Interview conducted October 2016
Biography | Joel Puckett
(derived from Joel Puckett's website)
Named as one of National Public Radio’s listeners' favorite composers under the age of 40, Joel Puckett is one of the most performed composers in America. Hailed by the Washington Post as "visionary," Mr. Puckett believes in the life-changing power of music to heal and provide comfort to those who need it. Minnesota Opera recently announced it has commissioned Puckett for, "The Black Sox Scandal," a full-length opera with a libretto by Academy Award Winner, Eric Simonson about the rise and fall of the 1919 Chicago White Sox. "The Black Sox Scandal" is a tragic tale of mythic proportions, ripe with greed, power, romance, and redemption, all set against the backdrop of America’s favorite pastime and will premiere in the 2018-19 season. Puckett’s music, which has been consistently awarded and recognized, was recently selected by Chorus America and the American Composers Forum as the recipient of the Dale Warland Singers Commission for a partnership with Philadelphia’s premier chamber choir, The Crossing. His flute concerto, The Shadow of Sirius, premiered in 2010, has seen more than 150 performances all over the world and commercially recorded multiple times. Of this work, Audiophile Audition wrote, “The music ... contains a density within a clarity, polyphony within the simple and—most importantly—is a beautiful and seemingly spiritual work.” On Mother's Day 2012, Puckett's double concerto for clarinet, flute and orchestra, Concerto Duo, was premiered by brothers Anthony McGill [principal clarinet, The New York Philharmonic] and Demarre McGill [principal flute, The Dallas Symphony Orchestra] at Chicago's Orchestra Hall by the Chicago Youth Symphony Orchestra, where Puckett served as Composer in Residence from 2010-2012. The Chicago Tribune’s John von Rhein saw the piece as a perfect piece for the occasion where, “the flutist and clarinetist opportunities to soar in intertwining dialogues, jazzy and lyrical. With its shimmering waves of post-minimalism, "Concerto Duo" went down very easily.” The Washington Chorus, recipient of the 2000 Grammy Award for Best Choral Performance, commissioned and premiered Joel's work This Mourning, for chorus, orchestra, 40 wine glasses and tenor soloist, to rave reviews at the Kennedy Center in Washington, D.C. Of the third movement Baltimore Sun critic Tim Smith wrote, "The final movement reaches profound heights. As the chorus intones Dickinson's lines, 'There must be guests in Eden, All the rooms are full,' a cathartic, almost ecstatic rise of melody and emotion unfolds." The 2014-15 season will bring several other exciting premieres including commissions from Northwestern University for a symphony to be premiered as part of its new Lakefront Bienen School of Music Building dedication, chamber works for the Fischof National Chamber Music Competition gold metal winning reed-quintet, Akropolis, flutist Marina Piccinini, a large work for Philadelphia’s premier chamber choir, The Crossing led by Donald Nally and a trumpet concerto for virtuoso, Craig Morris. Joel has received numerous awards from organizations such as the American Composers Forum, BMI, Chorus America and the American Bandmasters Association. Currently on the classroom faculty at the Peabody Conservatory of Johns Hopkins University, he holds advanced degrees from the University of Michigan. His music is represented worldwide by Bill Holab music.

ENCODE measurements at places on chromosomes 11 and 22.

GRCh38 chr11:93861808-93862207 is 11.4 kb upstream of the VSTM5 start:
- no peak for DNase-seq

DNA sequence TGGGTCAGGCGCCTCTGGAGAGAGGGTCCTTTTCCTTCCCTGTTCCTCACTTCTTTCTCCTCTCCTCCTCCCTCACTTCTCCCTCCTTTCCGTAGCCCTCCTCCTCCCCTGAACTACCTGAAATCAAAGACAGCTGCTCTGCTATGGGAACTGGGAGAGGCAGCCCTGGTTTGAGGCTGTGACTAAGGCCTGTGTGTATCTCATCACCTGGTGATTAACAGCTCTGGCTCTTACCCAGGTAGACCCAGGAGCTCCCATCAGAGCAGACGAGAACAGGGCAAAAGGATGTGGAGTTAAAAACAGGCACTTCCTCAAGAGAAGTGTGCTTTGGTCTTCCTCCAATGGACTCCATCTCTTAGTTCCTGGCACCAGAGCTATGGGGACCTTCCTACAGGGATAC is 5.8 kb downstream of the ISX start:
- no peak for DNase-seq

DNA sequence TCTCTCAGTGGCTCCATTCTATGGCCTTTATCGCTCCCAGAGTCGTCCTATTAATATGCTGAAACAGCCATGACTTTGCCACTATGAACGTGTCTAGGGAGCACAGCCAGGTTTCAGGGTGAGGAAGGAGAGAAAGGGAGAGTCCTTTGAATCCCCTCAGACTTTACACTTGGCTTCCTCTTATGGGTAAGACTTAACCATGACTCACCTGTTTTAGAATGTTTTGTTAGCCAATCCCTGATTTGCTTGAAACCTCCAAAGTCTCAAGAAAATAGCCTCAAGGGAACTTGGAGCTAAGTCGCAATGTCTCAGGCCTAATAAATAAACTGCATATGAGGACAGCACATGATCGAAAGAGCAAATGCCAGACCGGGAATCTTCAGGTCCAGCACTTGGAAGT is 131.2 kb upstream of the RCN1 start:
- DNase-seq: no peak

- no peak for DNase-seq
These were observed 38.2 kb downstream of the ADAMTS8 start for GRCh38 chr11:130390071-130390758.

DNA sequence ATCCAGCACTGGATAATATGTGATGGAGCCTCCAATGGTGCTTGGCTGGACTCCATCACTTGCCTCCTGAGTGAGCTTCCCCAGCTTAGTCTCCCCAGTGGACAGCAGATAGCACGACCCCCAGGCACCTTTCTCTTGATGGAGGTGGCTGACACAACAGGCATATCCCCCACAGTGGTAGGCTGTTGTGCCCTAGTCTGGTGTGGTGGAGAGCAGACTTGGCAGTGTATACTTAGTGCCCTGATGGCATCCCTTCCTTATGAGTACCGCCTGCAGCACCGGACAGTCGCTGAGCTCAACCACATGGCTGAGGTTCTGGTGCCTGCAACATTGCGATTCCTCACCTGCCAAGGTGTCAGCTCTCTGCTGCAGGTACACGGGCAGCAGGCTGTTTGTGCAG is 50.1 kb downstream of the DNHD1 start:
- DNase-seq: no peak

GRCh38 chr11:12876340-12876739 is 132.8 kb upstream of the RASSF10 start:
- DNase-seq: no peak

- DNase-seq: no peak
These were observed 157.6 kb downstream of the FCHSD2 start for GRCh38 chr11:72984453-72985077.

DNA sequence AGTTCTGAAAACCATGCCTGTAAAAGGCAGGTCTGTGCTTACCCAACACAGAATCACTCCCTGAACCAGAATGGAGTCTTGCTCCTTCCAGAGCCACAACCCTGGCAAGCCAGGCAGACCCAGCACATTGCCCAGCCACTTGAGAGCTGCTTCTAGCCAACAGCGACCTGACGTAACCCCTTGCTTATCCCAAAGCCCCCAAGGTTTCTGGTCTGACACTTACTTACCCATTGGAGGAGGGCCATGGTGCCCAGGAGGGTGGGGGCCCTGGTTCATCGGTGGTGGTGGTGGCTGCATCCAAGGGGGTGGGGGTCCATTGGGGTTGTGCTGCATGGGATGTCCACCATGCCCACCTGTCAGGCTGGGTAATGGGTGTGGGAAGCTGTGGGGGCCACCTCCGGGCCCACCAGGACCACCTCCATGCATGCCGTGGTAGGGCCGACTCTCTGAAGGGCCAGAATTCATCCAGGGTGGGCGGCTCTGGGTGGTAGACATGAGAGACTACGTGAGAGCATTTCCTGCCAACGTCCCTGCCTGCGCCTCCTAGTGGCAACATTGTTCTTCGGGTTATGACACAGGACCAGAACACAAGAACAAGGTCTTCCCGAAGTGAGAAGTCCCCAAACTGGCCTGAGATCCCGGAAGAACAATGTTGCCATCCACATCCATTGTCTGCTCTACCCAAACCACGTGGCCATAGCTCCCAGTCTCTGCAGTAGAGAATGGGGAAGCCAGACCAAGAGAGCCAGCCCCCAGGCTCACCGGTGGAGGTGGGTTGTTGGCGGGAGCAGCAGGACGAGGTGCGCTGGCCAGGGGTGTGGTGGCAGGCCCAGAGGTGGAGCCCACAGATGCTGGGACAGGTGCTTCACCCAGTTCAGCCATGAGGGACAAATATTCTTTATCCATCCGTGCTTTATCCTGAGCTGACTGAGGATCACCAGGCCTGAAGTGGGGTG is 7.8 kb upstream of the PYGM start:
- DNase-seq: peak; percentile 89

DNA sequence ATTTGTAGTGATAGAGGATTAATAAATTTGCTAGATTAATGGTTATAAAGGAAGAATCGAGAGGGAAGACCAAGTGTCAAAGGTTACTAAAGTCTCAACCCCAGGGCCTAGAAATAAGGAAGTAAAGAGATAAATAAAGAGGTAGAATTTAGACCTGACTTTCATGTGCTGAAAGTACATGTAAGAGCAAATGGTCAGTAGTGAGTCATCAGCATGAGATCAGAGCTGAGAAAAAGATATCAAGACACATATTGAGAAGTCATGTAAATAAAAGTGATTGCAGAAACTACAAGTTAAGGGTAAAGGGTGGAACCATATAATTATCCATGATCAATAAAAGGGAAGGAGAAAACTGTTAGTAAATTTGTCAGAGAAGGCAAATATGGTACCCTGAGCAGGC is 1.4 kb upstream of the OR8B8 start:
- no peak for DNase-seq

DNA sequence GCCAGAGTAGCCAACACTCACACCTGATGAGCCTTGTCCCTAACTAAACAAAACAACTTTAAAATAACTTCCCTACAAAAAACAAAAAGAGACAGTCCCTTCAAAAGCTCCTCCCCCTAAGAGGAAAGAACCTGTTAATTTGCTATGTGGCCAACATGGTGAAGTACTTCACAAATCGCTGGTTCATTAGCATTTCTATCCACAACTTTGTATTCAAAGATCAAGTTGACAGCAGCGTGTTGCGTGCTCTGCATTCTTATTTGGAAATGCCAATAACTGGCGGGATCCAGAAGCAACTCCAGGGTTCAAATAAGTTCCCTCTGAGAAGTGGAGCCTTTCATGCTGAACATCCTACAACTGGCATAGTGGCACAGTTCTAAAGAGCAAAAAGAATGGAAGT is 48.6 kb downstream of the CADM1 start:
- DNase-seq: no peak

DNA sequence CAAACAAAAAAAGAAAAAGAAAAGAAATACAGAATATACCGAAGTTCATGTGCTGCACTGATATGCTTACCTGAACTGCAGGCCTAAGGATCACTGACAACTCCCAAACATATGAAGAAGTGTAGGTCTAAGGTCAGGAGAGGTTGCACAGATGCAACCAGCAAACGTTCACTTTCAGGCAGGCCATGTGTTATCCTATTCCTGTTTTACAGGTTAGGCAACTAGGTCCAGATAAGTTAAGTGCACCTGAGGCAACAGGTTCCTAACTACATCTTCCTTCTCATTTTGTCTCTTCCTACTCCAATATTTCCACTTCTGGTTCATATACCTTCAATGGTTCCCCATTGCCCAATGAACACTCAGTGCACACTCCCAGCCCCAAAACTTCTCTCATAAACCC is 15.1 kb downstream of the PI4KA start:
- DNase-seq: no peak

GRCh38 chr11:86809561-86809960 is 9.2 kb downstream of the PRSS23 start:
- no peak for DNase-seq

Interviewer's Biography | Madeleine Richter-Atkinson
Madeleine Richter-Atkinson is a freshman at the University of Texas majoring in the Plan II Honors Program and anticipating to declare a double major in French. She spent most of her childhood overseas in Ukraine, India, South Korea, and Indonesia. Music has been a part of her life for as long as she can remember, and she found her affinity for writing in middle school, when she wrote Percy Jackson fanfiction. Madeleine's love for music and writing inspired her to join Apricity Magazine, of which she is currently the Managing Editor. Growing up overseas, her childhood was marked by the universal language of music, which inspired her to join the magazine. She plays flute in the university's Symphony Band, where she met Joel Puckett.